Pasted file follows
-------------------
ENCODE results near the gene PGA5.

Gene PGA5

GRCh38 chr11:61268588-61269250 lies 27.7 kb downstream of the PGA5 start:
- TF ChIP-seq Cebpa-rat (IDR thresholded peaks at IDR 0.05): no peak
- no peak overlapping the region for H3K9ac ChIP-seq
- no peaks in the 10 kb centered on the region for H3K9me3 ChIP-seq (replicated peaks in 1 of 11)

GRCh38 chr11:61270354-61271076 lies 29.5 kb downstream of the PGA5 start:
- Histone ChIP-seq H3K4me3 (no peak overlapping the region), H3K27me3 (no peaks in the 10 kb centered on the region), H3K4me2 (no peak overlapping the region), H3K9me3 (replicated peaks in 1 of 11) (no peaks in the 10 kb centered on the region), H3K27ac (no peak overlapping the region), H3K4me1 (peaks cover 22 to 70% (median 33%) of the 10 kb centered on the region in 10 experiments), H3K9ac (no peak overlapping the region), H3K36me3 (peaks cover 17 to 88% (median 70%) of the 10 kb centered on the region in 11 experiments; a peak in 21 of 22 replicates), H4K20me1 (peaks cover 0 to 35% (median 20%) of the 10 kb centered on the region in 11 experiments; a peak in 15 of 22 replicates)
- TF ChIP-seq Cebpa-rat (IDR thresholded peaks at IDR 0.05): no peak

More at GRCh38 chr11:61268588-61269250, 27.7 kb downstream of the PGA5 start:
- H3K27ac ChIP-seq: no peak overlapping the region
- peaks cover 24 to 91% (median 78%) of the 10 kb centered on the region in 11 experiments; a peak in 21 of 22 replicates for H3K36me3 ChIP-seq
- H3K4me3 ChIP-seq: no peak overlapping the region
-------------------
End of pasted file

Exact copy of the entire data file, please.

ENCODE results near the gene PGA5.

Gene PGA5

GRCh38 chr11:61268588-61269250 lies 27.7 kb downstream of the PGA5 start:
- TF ChIP-seq Cebpa-rat (IDR thresholded peaks at IDR 0.05): no peak
- no peak overlapping the region for H3K9ac ChIP-seq
- no peaks in the 10 kb centered on the region for H3K9me3 ChIP-seq (replicated peaks in 1 of 11)

GRCh38 chr11:61270354-61271076 lies 29.5 kb downstream of the PGA5 start:
- Histone ChIP-seq H3K4me3 (no peak overlapping the region), H3K27me3 (no peaks in the 10 kb centered on the region), H3K4me2 (no peak overlapping the region), H3K9me3 (replicated peaks in 1 of 11) (no peaks in the 10 kb centered on the region), H3K27ac (no peak overlapping the region), H3K4me1 (peaks cover 22 to 70% (median 33%) of the 10 kb centered on the region in 10 experiments), H3K9ac (no peak overlapping the region), H3K36me3 (peaks cover 17 to 88% (median 70%) of the 10 kb centered on the region in 11 experiments; a peak in 21 of 22 replicates), H4K20me1 (peaks cover 0 to 35% (median 20%) of the 10 kb centered on the region in 11 experiments; a peak in 15 of 22 replicates)
- TF ChIP-seq Cebpa-rat (IDR thresholded peaks at IDR 0.05): no peak

More at GRCh38 chr11:61268588-61269250, 27.7 kb downstream of the PGA5 start:
- H3K27ac ChIP-seq: no peak overlapping the region
- peaks cover 24 to 91% (median 78%) of the 10 kb centered on the region in 11 experiments; a peak in 21 of 22 replicates for H3K36me3 ChIP-seq
- H3K4me3 ChIP-seq: no peak overlapping the region